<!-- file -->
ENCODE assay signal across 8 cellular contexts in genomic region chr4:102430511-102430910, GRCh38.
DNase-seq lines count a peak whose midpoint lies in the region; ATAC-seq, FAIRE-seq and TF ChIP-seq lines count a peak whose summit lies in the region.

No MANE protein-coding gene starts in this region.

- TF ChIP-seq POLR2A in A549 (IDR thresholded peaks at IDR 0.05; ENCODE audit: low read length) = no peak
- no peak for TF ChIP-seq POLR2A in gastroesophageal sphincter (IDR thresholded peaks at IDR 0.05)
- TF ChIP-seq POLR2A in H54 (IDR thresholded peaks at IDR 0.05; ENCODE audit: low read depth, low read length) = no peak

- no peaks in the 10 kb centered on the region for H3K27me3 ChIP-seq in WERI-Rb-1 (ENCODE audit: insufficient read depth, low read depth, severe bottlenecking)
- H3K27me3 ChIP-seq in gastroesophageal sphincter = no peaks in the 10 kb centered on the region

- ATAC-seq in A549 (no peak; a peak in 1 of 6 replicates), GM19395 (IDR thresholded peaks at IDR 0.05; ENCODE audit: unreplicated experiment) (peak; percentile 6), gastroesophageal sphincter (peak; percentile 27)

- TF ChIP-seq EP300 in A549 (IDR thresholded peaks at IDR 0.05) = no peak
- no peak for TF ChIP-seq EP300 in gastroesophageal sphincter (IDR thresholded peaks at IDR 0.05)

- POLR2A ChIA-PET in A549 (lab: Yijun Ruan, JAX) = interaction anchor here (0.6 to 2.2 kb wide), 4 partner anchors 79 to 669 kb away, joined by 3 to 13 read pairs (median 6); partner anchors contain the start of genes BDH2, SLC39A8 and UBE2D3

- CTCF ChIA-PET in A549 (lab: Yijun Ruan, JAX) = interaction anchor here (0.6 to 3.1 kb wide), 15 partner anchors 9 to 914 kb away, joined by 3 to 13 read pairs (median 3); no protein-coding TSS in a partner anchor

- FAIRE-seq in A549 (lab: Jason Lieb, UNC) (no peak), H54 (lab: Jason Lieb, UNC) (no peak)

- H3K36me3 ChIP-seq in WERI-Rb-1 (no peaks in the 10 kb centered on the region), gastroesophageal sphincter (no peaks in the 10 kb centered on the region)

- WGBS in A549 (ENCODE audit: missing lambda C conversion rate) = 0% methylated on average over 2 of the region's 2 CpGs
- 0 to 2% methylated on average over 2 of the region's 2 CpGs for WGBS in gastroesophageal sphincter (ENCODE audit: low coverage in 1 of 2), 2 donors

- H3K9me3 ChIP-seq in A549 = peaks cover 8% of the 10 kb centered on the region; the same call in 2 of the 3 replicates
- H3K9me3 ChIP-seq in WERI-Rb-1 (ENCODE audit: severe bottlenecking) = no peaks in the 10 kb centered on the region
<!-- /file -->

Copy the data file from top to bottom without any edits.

ENCODE assay signal across 8 cellular contexts in genomic region chr4:102430511-102430910, GRCh38.
DNase-seq lines count a peak whose midpoint lies in the region; ATAC-seq, FAIRE-seq and TF ChIP-seq lines count a peak whose summit lies in the region.

No MANE protein-coding gene starts in this region.

- TF ChIP-seq POLR2A in A549 (IDR thresholded peaks at IDR 0.05; ENCODE audit: low read length) = no peak
- no peak for TF ChIP-seq POLR2A in gastroesophageal sphincter (IDR thresholded peaks at IDR 0.05)
- TF ChIP-seq POLR2A in H54 (IDR thresholded peaks at IDR 0.05; ENCODE audit: low read depth, low read length) = no peak

- no peaks in the 10 kb centered on the region for H3K27me3 ChIP-seq in WERI-Rb-1 (ENCODE audit: insufficient read depth, low read depth, severe bottlenecking)
- H3K27me3 ChIP-seq in gastroesophageal sphincter = no peaks in the 10 kb centered on the region

- ATAC-seq in A549 (no peak; a peak in 1 of 6 replicates), GM19395 (IDR thresholded peaks at IDR 0.05; ENCODE audit: unreplicated experiment) (peak; percentile 6), gastroesophageal sphincter (peak; percentile 27)

- TF ChIP-seq EP300 in A549 (IDR thresholded peaks at IDR 0.05) = no peak
- no peak for TF ChIP-seq EP300 in gastroesophageal sphincter (IDR thresholded peaks at IDR 0.05)

- POLR2A ChIA-PET in A549 (lab: Yijun Ruan, JAX) = interaction anchor here (0.6 to 2.2 kb wide), 4 partner anchors 79 to 669 kb away, joined by 3 to 13 read pairs (median 6); partner anchors contain the start of genes BDH2, SLC39A8 and UBE2D3

- CTCF ChIA-PET in A549 (lab: Yijun Ruan, JAX) = interaction anchor here (0.6 to 3.1 kb wide), 15 partner anchors 9 to 914 kb away, joined by 3 to 13 read pairs (median 3); no protein-coding TSS in a partner anchor

- FAIRE-seq in A549 (lab: Jason Lieb, UNC) (no peak), H54 (lab: Jason Lieb, UNC) (no peak)

- H3K36me3 ChIP-seq in WERI-Rb-1 (no peaks in the 10 kb centered on the region), gastroesophageal sphincter (no peaks in the 10 kb centered on the region)

- WGBS in A549 (ENCODE audit: missing lambda C conversion rate) = 0% methylated on average over 2 of the region's 2 CpGs
- 0 to 2% methylated on average over 2 of the region's 2 CpGs for WGBS in gastroesophageal sphincter (ENCODE audit: low coverage in 1 of 2), 2 donors

- H3K9me3 ChIP-seq in A549 = peaks cover 8% of the 10 kb centered on the region; the same call in 2 of the 3 replicates
- H3K9me3 ChIP-seq in WERI-Rb-1 (ENCODE audit: severe bottlenecking) = no peaks in the 10 kb centered on the region